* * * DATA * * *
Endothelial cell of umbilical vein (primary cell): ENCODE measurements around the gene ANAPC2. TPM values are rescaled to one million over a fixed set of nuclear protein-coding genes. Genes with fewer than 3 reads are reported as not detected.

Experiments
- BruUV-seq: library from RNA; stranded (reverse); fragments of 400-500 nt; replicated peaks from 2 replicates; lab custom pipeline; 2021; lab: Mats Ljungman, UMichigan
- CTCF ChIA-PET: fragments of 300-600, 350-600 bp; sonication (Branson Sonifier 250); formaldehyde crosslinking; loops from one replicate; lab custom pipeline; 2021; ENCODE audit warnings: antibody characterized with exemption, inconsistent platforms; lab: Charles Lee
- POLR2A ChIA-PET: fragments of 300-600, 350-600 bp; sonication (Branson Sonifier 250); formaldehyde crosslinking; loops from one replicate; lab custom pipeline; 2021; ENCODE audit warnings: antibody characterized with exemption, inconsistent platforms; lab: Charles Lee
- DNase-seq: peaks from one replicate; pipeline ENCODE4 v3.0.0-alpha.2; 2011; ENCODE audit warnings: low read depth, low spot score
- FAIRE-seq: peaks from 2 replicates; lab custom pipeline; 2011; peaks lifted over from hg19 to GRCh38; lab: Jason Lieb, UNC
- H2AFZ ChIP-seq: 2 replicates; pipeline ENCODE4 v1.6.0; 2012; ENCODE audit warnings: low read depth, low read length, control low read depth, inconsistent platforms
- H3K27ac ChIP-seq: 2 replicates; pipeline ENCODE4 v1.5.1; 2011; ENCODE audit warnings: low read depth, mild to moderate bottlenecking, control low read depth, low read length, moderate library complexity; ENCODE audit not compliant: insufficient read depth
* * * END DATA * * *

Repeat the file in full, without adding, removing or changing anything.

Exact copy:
Endothelial cell of umbilical vein (primary cell): ENCODE measurements around the gene ANAPC2. TPM values are rescaled to one million over a fixed set of nuclear protein-coding genes. Genes with fewer than 3 reads are reported as not detected.

Experiments
- BruUV-seq: library from RNA; stranded (reverse); fragments of 400-500 nt; replicated peaks from 2 replicates; lab custom pipeline; 2021; lab: Mats Ljungman, UMichigan
- CTCF ChIA-PET: fragments of 300-600, 350-600 bp; sonication (Branson Sonifier 250); formaldehyde crosslinking; loops from one replicate; lab custom pipeline; 2021; ENCODE audit warnings: antibody characterized with exemption, inconsistent platforms; lab: Charles Lee
- POLR2A ChIA-PET: fragments of 300-600, 350-600 bp; sonication (Branson Sonifier 250); formaldehyde crosslinking; loops from one replicate; lab custom pipeline; 2021; ENCODE audit warnings: antibody characterized with exemption, inconsistent platforms; lab: Charles Lee
- DNase-seq: peaks from one replicate; pipeline ENCODE4 v3.0.0-alpha.2; 2011; ENCODE audit warnings: low read depth, low spot score
- FAIRE-seq: peaks from 2 replicates; lab custom pipeline; 2011; peaks lifted over from hg19 to GRCh38; lab: Jason Lieb, UNC
- H2AFZ ChIP-seq: 2 replicates; pipeline ENCODE4 v1.6.0; 2012; ENCODE audit warnings: low read depth, low read length, control low read depth, inconsistent platforms
- H3K27ac ChIP-seq: 2 replicates; pipeline ENCODE4 v1.5.1; 2011; ENCODE audit warnings: low read depth, mild to moderate bottlenecking, control low read depth, low read length, moderate library complexity; ENCODE audit not compliant: insufficient read depth